You don’t need to actually own a garden in order to enjoy the joy of gardening. In fact, you can turn any home or living space into your own indoor garden.
In case you don’t have a suitable place at home you can put your plants in a grow tent instead.
Growing plants indoors became popular back in the Victorian times when the aristocracy began flaunting their exotic lifestyles with beautiful plants and flowers like hibiscus, palms, and abutilons.
In the 1970s there was another boom in the indoor plant growing, but in those years, plants like spider plants, ferns, Swedish ivy, and other foliage plants gained popularity.
Today, more people are looking for ways to bring nature into their homes, which is why there is such a wide selection of house plants available in the retail greenhouses. Some of the most popular flowers and plants which indoor gardeners are bringing into their homes include orchids, begonias, gardenias, pentas, geraniums, and others.
You can easily create your own beautiful garden at home by following some general rules and guidelines to keep your plants healthy and thriving, as well as to keep you motivated and frustration free.
Plants have a lifespan as we do
Keep in mind that plants are living things and as such, they do have a certain lifespan. True, there are some plants in nature which can outlive any human being, but chances are if you are growing your own plant at home that it will live, thrive and at some point die.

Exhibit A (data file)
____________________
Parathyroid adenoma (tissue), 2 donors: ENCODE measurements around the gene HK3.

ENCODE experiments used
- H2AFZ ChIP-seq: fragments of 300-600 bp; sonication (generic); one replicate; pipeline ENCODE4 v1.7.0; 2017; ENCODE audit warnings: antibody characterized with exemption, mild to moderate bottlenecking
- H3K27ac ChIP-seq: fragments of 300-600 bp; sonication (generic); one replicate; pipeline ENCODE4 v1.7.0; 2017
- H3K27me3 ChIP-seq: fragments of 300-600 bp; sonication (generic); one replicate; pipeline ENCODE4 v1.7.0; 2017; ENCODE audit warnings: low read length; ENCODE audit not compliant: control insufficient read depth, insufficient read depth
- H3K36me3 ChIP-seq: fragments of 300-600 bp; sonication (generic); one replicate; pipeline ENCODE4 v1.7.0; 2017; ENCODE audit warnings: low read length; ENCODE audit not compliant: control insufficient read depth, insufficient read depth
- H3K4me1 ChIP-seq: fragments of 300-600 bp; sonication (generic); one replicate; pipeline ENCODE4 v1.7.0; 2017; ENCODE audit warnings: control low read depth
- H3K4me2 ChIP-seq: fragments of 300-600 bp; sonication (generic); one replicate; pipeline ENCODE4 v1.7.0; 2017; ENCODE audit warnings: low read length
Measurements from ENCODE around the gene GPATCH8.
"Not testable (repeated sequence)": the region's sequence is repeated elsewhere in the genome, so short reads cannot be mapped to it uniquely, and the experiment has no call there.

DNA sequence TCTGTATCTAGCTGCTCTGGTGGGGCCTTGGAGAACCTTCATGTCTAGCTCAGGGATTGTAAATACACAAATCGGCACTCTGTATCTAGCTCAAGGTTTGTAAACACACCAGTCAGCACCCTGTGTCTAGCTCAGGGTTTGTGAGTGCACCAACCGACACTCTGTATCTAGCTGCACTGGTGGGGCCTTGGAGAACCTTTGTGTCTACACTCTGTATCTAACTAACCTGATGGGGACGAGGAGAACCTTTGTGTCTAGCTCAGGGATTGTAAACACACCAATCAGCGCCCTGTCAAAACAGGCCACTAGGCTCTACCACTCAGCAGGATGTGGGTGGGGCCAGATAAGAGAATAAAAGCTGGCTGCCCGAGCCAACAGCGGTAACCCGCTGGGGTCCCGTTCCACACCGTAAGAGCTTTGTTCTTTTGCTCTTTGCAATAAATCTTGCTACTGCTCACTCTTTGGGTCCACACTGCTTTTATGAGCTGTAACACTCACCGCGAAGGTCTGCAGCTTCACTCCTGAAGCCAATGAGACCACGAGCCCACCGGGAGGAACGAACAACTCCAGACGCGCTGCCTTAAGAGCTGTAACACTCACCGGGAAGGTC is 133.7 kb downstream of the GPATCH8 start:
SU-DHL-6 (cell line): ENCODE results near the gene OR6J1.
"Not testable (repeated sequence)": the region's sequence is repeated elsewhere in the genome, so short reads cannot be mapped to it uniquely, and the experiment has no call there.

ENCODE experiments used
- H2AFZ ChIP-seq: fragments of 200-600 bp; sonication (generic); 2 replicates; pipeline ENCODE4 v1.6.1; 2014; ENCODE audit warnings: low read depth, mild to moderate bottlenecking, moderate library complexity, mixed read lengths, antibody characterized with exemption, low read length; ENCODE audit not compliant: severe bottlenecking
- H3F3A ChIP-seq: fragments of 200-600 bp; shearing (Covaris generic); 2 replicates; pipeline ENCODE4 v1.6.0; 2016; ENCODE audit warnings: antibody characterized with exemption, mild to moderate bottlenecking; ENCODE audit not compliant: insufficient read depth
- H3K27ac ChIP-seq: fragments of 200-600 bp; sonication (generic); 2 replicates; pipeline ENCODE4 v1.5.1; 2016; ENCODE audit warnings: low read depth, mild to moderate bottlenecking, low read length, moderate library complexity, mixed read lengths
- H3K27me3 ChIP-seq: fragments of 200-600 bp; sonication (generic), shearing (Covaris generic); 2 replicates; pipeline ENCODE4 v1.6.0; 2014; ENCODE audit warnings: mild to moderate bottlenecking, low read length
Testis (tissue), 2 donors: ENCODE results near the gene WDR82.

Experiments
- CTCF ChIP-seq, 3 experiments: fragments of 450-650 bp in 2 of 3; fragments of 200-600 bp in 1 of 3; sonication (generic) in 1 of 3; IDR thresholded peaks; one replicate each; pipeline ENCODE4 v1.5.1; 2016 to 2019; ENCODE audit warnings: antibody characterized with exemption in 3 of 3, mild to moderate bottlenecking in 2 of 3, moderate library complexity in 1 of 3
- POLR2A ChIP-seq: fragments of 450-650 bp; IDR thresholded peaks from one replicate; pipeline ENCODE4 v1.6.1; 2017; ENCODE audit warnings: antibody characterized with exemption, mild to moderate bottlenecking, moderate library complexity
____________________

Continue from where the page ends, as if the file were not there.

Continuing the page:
So, if you find that one of your houseplants is struggling and nothing seems to be able to save it, maybe it is time to let go, and get a new one instead. Keeping unhealthy, old and tired plants at home is not only unsightly but can also attract insects.
Some flowers which are usually presented as gifts, such as cyclamen, azaleas, poinsettias, cineraria or chrysanthemums are really beautiful but they need to be discarded after they stop flowering, in most cases. Of course, with proper care and attention, you may be able to keep these flowers until they bloom again, but this could be a difficult task, especially for beginners.
Choose the right type of soil
If you really want the best for your indoor plants, you should pair the soil you use with each plant type. For example, for succulents or cacti, you may want to get a coarser and drained soil which is mixed with a third of sand.
As for ferns or African violets, you should opt for a soil mix with a larger percent of humus from bark, compost or leaf mold.
If orchids are the flowers of your choice, you should use sphagnum moss or fir bark.
If you are not sure about the type of soil to pick for a particular plant, make sure to read the label of the plant or ask the staff from your local greenhouse for advice.
Many people prefer using a soilless mix including perlite, vermiculite and peat moss for indoor plants because it is more sanitary and does not attract pests or insects. This type of potting mixture though requires a consistent supply of nutrients and fertilizer for your plants.
Climatic conditions, watering, and nutrients
These three factors are equally important for your beautiful indoor garden, so you need to ensure that they are all right and properly balanced if you want your plants to grow healthily and thrive for long.
In nature, plants are usually accommodated to fluctuations in the temperature of at least 10 degrees from daytime to nighttime. So, if you can ensure this type of fluctuation at home, this will create the perfect environment for your houseplants.